ITB vs Single Throttle : Individual Throttle Bodies : RB26dett

ITB vs Single Throttle : Individual Throttle Bodies : RB26dett

One of three sets of 2 individual throttle plates for an RB26dett

As far as RB26’s and Skyline GT-R’s go, I consider myself a purist.  I like keeping them closer to stockish systems, unless I really think  the systems are an issue. For instance, I like twin turbos, I don’t mind Hicas. I like running the stock airbox. Even something like the factory intercooler is a good part.

However when it comes down to operation, and flow, I think the ITB are actually an issue.

  1. Leaks
  2. Complexity
  3. Restriction to flow

DO NOT CLEAN OEM THROTTLE BODIES, unless you have a sealer like Tomei Throttle coat to ensure sealing. If you clean the sticky mess off the inside, once you get it all back together, the idle will be high, with no real way to get it to idle lower.  That is without taking it all apart and adding something to seal up the blade edges.

The OEM paper gaskets are thin, and leak fairly easily. We like the Tomei gaskets, they are metal, and will not fail like the stock gaskets. There is one long gasket against the head, and one set of two for each side of the throttle plates, or 6 of them.

The stock throttle bodies are 45 mm.  The math for area is:

1590.43 mm2 each x 6 = 9542.58 mm2

However a large portion of that space is taken up by the shaft, throttle plate, and the screws.  The shaft is 10 mm thick.  The throttle plate itself is 2 mm thick.  The screws protrude into the airstream.

Flow through a throttle body paper
Airflow bottlenecks – Dsport Magazine
Design and optimization of a throttle body by CFD analysis

45 mm – 10 mm shaft.  Each side has 17.5 mm radius. Or a total of 35 mm radius or
962.11 mm2  x 6  = 5772.66 mm2

I also drew the GTR inlet port and measured the area on the computer. It comes out as 1552mm^2. Now the area of the std GTR throttles with spindle is just 1140mm^2. The 45mm AT throttle on the other hand will come out at 1500mm^2. So is nearly a perfect match area for area for the inlet port. Hopefully the flow tests will show a good improvement, looking at those numbers they should do!

45mm dia = 1590mm^2
10mm spindle 45mm long = 450mm^2
2mm blade 45mm long = 90mm^2

GTR 1590 – 450 = 1140mm^2
AT 1590 – 90 = 1500mm^2

1500 / 1140 = 1.316 (or in other words 131.6% which is a 31.6% increase)

90 mm throttle body like a Q45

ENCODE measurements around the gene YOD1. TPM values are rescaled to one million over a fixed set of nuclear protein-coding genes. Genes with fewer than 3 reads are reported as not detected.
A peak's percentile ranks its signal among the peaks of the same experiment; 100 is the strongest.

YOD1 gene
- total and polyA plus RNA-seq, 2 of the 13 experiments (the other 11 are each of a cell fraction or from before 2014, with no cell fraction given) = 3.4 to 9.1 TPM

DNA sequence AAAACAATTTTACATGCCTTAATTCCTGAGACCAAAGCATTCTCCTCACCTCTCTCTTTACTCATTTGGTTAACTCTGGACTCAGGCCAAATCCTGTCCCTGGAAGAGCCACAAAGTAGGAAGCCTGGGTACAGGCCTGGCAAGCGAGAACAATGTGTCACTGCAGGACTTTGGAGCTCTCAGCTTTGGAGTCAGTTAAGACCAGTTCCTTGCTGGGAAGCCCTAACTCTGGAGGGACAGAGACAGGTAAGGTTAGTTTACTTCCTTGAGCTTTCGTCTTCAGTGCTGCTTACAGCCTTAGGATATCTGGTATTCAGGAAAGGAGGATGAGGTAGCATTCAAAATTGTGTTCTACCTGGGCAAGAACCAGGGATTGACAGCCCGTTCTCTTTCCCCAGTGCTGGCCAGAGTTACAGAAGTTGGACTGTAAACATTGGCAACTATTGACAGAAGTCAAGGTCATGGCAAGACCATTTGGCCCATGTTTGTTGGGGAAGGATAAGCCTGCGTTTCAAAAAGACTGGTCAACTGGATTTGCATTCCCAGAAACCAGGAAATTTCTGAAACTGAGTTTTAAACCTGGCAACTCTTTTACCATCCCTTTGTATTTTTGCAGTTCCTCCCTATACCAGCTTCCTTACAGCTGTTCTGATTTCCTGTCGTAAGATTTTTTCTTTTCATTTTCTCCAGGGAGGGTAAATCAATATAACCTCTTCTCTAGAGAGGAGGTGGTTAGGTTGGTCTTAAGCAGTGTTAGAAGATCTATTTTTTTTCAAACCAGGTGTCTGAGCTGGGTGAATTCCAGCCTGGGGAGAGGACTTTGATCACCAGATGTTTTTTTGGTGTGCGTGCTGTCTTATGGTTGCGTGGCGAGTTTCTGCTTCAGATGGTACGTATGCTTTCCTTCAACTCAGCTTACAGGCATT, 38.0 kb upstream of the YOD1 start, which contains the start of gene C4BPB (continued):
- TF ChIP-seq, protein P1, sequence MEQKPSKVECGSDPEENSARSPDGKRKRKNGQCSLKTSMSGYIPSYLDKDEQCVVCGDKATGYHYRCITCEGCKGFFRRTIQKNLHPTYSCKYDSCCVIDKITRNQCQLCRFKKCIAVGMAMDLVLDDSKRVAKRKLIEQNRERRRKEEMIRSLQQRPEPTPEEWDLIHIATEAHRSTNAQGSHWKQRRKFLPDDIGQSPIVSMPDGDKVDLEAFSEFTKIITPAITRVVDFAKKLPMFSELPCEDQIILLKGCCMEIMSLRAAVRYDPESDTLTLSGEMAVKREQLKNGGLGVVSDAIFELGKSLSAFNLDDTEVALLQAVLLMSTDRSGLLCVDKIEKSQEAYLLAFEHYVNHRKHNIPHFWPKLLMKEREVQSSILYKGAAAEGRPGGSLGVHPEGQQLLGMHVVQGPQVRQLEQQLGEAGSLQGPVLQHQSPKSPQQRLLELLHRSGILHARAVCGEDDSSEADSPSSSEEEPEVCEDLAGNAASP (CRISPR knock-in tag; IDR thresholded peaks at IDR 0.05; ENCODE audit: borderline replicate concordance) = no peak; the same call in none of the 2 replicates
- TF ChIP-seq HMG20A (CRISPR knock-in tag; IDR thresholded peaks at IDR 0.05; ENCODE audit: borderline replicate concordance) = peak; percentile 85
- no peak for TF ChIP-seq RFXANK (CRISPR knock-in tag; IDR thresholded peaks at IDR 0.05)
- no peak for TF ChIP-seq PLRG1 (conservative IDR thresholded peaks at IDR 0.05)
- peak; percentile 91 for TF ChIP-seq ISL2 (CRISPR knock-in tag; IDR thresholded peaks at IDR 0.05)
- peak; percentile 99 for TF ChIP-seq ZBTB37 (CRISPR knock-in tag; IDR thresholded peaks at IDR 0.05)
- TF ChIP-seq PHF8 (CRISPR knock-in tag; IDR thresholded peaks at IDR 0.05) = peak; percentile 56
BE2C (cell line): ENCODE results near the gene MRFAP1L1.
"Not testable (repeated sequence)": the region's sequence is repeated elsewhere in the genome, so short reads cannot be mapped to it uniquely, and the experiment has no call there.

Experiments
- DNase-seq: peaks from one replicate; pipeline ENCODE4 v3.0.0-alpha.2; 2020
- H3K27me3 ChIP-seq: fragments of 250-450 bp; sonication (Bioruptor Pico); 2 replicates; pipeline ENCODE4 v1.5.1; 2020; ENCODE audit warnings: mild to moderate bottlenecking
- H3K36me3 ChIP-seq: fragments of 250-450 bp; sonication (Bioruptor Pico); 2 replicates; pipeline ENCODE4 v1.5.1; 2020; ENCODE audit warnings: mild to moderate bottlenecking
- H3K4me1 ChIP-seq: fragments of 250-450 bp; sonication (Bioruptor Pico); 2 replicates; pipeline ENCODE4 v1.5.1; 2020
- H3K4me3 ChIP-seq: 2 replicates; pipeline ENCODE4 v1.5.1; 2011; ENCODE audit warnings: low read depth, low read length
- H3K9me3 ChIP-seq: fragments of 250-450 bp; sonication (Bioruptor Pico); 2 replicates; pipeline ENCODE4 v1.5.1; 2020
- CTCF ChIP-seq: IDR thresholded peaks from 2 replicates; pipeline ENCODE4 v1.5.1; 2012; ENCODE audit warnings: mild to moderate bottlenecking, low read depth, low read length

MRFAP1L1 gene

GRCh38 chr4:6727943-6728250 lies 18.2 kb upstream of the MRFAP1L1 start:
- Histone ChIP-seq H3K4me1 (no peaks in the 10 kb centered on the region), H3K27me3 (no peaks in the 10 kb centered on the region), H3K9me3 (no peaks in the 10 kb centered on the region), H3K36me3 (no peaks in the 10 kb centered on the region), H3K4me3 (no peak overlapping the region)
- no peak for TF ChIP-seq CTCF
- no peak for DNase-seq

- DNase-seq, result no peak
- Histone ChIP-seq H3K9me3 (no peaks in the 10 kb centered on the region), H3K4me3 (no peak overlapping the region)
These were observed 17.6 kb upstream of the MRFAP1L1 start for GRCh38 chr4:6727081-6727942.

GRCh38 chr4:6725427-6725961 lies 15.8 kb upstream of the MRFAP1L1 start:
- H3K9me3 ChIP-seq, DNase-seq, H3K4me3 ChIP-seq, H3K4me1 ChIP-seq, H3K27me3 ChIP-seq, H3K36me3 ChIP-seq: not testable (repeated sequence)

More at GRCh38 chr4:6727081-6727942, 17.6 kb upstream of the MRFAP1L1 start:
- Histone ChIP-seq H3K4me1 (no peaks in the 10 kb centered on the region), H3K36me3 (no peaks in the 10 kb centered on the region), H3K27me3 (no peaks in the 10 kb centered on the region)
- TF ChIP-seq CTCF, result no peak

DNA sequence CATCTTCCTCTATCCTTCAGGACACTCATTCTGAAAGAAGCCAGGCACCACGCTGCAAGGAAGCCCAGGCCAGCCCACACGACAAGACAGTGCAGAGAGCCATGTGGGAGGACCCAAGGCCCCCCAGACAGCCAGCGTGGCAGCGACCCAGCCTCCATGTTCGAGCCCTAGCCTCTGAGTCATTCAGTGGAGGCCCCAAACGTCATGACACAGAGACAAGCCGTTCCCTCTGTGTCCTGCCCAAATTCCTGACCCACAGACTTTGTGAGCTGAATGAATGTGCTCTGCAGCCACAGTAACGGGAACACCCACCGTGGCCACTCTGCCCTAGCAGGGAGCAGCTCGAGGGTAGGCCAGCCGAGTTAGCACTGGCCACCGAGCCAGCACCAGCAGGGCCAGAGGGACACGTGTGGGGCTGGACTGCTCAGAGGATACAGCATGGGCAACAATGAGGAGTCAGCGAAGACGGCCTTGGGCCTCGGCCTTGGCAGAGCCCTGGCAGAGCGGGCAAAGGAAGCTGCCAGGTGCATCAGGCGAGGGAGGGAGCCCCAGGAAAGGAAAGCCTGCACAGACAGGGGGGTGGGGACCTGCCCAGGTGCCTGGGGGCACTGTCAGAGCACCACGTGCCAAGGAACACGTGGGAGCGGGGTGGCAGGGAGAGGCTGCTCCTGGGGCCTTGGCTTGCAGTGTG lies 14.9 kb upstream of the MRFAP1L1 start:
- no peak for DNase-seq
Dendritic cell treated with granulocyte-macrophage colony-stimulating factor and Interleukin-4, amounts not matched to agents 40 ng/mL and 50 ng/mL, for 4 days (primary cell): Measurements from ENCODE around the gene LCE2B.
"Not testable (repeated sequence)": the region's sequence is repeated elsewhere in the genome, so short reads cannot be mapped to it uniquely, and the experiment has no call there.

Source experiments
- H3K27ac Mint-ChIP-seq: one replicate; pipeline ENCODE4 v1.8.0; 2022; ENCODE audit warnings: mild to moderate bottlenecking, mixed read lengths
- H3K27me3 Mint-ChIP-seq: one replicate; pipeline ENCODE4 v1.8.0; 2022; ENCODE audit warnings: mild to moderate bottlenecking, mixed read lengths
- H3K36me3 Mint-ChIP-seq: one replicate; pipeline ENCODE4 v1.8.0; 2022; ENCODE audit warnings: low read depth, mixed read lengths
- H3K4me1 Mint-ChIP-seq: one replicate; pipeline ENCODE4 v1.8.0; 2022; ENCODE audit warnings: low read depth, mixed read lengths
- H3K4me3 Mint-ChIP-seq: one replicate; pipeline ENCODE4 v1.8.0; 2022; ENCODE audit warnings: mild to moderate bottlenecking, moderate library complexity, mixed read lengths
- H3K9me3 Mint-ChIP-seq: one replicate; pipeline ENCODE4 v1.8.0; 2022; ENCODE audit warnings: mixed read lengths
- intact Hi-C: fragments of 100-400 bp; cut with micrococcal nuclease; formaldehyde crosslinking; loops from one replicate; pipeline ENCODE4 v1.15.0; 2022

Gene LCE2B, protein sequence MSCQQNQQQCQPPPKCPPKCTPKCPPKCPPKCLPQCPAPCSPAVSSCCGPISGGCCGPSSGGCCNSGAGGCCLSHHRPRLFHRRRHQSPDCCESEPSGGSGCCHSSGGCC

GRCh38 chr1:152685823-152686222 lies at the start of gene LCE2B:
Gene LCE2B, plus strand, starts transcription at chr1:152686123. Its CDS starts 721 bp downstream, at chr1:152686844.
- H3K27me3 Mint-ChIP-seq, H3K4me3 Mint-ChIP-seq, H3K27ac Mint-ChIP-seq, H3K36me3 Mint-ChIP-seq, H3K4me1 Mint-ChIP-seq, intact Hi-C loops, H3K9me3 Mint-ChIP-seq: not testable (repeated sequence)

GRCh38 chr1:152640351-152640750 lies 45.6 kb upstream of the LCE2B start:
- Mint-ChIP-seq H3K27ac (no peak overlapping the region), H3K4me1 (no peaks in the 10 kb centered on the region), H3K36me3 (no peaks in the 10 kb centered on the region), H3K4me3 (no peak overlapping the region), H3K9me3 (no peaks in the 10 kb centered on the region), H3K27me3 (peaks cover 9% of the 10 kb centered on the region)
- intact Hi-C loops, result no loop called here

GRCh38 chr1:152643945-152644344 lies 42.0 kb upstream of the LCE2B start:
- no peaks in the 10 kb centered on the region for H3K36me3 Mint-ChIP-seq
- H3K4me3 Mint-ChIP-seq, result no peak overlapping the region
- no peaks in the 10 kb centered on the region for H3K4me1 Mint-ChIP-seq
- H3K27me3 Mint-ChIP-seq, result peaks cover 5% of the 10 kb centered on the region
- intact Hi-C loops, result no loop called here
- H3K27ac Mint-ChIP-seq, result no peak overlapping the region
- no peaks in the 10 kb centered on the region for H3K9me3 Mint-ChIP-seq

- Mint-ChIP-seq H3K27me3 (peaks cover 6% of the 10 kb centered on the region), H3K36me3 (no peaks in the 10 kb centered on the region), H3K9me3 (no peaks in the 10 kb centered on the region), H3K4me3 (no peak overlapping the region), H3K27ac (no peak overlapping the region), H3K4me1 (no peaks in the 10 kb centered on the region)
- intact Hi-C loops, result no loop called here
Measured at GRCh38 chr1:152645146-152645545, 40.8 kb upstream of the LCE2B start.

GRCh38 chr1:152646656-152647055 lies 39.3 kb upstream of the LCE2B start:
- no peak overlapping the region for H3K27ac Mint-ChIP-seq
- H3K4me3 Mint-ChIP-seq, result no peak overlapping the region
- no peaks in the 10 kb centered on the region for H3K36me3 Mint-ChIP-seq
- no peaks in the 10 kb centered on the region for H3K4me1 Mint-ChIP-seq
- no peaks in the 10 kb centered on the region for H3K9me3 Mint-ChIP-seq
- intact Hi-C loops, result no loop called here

6361.72 mm2

with the same 10 mm thick shaft

5026.55 mm2

Airflow around throttle blades and shafts. More from this paper

I think that if you include disturbed airflow above and below a throttle blade, that you actually have more usable area even in a 90mm throttle body.  That is area where air can flow and not tumble or be disturbed by the shaft and blade.   Just some thoughts. Obviously a larger throttle body would flow even more air, if needed, like max effort drag cars.

Nismo collector on an RB26. The design of this helps to balance airflow in the engine. 

Something else to consider is plenum volume, and its effect on tuning and powerband. Even though many people call the collector a plenum, it isn’t. It is pre throttle body, and the only real plenum in an RB26 is a super short runner that is post throttle body. 

Shaft-less throttle blades

Not sure if anyone actually ever did any of these. Reading the thread, it seemed to have some traction, and then died. Cool idea, but never went forward.

On the

GT-R UK Forum a member posted up some pictures and thoughts about shaftless throttles for an RB26

The increase in airflow for a 45mm is equivalent to running a 48mm throttle – but as the GTR one is a 10mm shaft, rather than a more usual 8mm shaft, it could be more of a gain. at 48mm you’re talking a 15% increase in cross sectional area. But, because the throttle diameter is the same, you’re not loosing out on torque – Plus everything else would fit as normal.

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Published at Tue, 31 Mar 2020 12:59:00 +0000